The output from the open line detector 28 passes through AND gate 78 to the display circuit shown generally at 80. The display circuit can include the display devices, the shift register, and the associated AND gates as was described in FIG. 3. Alternately, display circuit 80 can include any display device with a control circuitry such as to permit the sequential energization of individual display devices in a consecutive order to place the number dialed into a sequence on the display device.
The open line detector 28 also provides an output on line 81 to AND gate 82, the output of which serves to reset the number register 64. The open line detector 28 also has an output on line 84 which passes through AND gate 122 and the line isolator 86 onto the telephone lines 22, 24. This signal places an open line onto the telephone lines.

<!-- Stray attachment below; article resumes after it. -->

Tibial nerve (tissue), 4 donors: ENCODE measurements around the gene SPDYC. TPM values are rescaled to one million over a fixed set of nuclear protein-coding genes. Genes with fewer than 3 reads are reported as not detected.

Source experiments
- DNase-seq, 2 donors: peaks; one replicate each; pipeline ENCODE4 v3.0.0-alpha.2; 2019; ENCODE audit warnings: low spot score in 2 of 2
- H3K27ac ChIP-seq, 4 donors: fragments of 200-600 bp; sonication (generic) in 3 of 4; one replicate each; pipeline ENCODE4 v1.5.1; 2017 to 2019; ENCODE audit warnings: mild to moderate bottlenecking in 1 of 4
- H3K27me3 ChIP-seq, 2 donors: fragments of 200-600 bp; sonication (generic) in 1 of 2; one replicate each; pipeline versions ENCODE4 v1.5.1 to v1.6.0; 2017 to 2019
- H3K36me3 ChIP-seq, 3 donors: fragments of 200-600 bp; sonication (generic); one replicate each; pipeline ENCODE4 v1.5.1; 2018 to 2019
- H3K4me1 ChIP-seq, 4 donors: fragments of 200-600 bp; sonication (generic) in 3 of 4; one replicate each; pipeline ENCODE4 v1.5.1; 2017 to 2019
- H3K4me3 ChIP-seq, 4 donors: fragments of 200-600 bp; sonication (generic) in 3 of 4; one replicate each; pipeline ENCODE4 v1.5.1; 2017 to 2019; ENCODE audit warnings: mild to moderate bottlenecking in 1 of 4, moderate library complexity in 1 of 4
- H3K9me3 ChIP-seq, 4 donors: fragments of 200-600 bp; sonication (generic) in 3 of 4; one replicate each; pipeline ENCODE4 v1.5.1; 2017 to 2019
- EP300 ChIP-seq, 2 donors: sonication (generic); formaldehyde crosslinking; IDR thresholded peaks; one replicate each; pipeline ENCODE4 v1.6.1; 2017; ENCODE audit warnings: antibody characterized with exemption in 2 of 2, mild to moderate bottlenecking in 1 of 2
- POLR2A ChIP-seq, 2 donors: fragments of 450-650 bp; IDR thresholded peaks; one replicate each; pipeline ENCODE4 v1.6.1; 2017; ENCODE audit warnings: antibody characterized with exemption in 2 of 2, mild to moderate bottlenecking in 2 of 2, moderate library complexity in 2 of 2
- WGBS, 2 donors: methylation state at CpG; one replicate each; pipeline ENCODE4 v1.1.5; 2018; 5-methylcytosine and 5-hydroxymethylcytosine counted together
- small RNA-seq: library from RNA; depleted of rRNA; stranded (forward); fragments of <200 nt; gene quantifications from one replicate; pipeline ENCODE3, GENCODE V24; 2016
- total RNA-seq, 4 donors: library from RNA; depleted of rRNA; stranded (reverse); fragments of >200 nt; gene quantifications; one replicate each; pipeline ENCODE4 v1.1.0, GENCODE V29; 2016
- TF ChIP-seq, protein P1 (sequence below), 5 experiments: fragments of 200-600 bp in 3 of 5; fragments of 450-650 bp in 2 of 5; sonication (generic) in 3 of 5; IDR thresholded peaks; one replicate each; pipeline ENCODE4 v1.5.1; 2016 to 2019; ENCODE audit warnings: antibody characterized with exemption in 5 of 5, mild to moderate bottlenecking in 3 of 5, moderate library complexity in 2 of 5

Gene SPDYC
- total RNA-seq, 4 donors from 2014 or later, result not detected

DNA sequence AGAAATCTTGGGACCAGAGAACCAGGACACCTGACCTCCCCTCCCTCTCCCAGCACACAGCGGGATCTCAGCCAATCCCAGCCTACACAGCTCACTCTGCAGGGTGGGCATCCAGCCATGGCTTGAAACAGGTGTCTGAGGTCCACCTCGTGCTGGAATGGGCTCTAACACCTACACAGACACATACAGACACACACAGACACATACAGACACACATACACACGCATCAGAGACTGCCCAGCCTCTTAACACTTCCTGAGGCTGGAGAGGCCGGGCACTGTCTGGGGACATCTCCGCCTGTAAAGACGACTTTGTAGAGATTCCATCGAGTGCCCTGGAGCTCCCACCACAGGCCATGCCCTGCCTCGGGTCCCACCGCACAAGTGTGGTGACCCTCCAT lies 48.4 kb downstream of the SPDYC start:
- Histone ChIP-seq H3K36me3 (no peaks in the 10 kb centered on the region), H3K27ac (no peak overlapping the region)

The handset 20 in the present embodiment can include thereon, or in a separate attachment, three buttons; an error button 88, a two position button or a switch 90, which includes a first position marked "Store" and a second position marked "Clear", and a transmit button 92. The output from the error button 88 passes through a counter 94 to a decoder 96. The decoder has one output when the number decoded is a "one". This output along line 98 passes through a fixed clock 100 which produces a fixed number of output pulses serving as shift left signals to the number register 64. The output on line 98 also serves to clear the last digit on the display circuit 80 and also passes through OR gate 38 to provide a reset signal for the dial pulse counter 40 and the decoder 42. For any number decoded on the decode 96 which is greater than "one" the output appears on line 101 which triggers a timed relay control 102 to control the series switches 104 placed on the telephone lines 22, 24 to disconnect the line and after the timed interval to reconnect it again.